Employers value these sorts of experiences and you can use them to work towards an Edinburgh Award.
Reflecting on your recent experience of group working will help you to identify your strengths and help you to identify areas you need to work on to become a more effective team contributor. You can use the University’s Reflection Toolkit to help you do this.
Stages of group working
Bruce Tuckman developed a model of group development that may be useful when working in groups. Tuckman suggested that groups have four phases that they need to go through. These phases are not always sequential – group work is messy, and groups may move between phases.
The four phases are:
Forming: the group is coming together, although group members are usually still acting in an independent manner. Group members begin to get to know each other in a social sense and start the process of working out their role in the team.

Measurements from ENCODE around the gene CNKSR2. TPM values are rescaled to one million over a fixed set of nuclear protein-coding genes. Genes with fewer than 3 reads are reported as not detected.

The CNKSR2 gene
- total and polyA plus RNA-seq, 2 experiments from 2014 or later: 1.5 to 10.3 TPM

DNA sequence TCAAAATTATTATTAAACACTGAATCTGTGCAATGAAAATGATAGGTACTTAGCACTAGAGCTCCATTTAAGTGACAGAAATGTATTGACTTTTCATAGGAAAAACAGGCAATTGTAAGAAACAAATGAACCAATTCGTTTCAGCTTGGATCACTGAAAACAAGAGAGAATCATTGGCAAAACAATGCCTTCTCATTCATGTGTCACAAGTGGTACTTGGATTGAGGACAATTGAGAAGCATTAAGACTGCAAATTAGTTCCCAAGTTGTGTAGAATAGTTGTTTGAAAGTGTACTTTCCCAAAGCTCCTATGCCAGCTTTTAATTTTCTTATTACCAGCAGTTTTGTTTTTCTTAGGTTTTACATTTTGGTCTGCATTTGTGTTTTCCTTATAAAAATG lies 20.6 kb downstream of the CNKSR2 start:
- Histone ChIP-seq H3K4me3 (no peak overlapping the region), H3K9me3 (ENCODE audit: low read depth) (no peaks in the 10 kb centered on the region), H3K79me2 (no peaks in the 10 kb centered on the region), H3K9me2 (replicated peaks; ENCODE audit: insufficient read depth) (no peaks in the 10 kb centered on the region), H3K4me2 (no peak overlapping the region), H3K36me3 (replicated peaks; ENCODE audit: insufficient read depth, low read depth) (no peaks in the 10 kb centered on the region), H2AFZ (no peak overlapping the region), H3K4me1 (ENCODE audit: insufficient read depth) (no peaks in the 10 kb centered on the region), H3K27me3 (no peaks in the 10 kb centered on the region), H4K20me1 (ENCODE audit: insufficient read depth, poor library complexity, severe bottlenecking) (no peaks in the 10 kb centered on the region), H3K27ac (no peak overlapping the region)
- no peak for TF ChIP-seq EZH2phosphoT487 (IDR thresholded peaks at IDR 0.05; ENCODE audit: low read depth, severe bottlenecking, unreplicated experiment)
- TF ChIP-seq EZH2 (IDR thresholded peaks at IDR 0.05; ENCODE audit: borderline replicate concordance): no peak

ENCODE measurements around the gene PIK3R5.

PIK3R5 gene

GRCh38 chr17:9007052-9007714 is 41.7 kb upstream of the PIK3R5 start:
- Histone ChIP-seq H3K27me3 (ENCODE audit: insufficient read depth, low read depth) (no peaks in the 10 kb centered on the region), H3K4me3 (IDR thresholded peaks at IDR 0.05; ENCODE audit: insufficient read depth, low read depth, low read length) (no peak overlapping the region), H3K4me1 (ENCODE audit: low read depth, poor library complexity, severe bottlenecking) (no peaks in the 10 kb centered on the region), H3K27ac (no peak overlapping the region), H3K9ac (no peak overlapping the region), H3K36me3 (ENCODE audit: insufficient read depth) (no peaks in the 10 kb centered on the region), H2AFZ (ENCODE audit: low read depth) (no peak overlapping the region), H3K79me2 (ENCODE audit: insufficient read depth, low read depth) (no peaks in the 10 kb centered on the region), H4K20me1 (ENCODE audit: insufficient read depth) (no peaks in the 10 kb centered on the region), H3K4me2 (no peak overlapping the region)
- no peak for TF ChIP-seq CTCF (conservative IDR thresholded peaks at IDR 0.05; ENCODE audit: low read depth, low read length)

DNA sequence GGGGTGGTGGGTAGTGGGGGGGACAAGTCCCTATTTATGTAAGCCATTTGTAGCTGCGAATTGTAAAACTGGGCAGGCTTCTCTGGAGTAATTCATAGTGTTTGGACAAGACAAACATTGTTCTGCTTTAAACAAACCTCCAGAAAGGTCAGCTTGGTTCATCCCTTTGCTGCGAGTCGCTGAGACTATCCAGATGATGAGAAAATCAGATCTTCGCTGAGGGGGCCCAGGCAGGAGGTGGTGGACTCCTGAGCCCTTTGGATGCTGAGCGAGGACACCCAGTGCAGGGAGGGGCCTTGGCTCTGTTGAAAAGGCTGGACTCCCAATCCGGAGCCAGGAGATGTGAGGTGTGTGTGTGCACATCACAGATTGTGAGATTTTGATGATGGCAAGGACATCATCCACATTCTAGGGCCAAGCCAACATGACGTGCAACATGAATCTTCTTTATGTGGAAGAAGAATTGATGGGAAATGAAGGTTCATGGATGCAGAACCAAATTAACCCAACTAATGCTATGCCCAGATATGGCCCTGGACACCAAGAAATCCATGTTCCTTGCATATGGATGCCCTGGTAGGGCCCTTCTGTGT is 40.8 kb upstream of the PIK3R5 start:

Storming: group members are working out how the group will function and trying to accommodate differences in skills and personalities. This can be a challenging stage and some groups never get past it, but with respect for each other it is possible to come through as a strong team.
Norming: the group settles down, and members begin to work together.
Performing: the group works well together towards a common aim.
The aim of group work is to get to the point where group members work well together, with each team member being an effective contributor and members being respectful of each other’s skills and differences.
Clear communication and clear expectations are key to ensuring that a group will be successful.
Reference: Tuckman, Bruce W. (1965) ‘Developmental sequence in small groups’, Psychological Bulletin, 63, 384-399.
Is your group not meeting the expectations set out at the start? Are people not turning up to meetings? If your group isn’t working effectively, approach this as an opportunity for learning. If possible, talk to group members to find a solution. If that’s not possible, then you may need to contact the course leader to discuss options. Don’t wait till the last minute: identify and address problems and issues as they arise.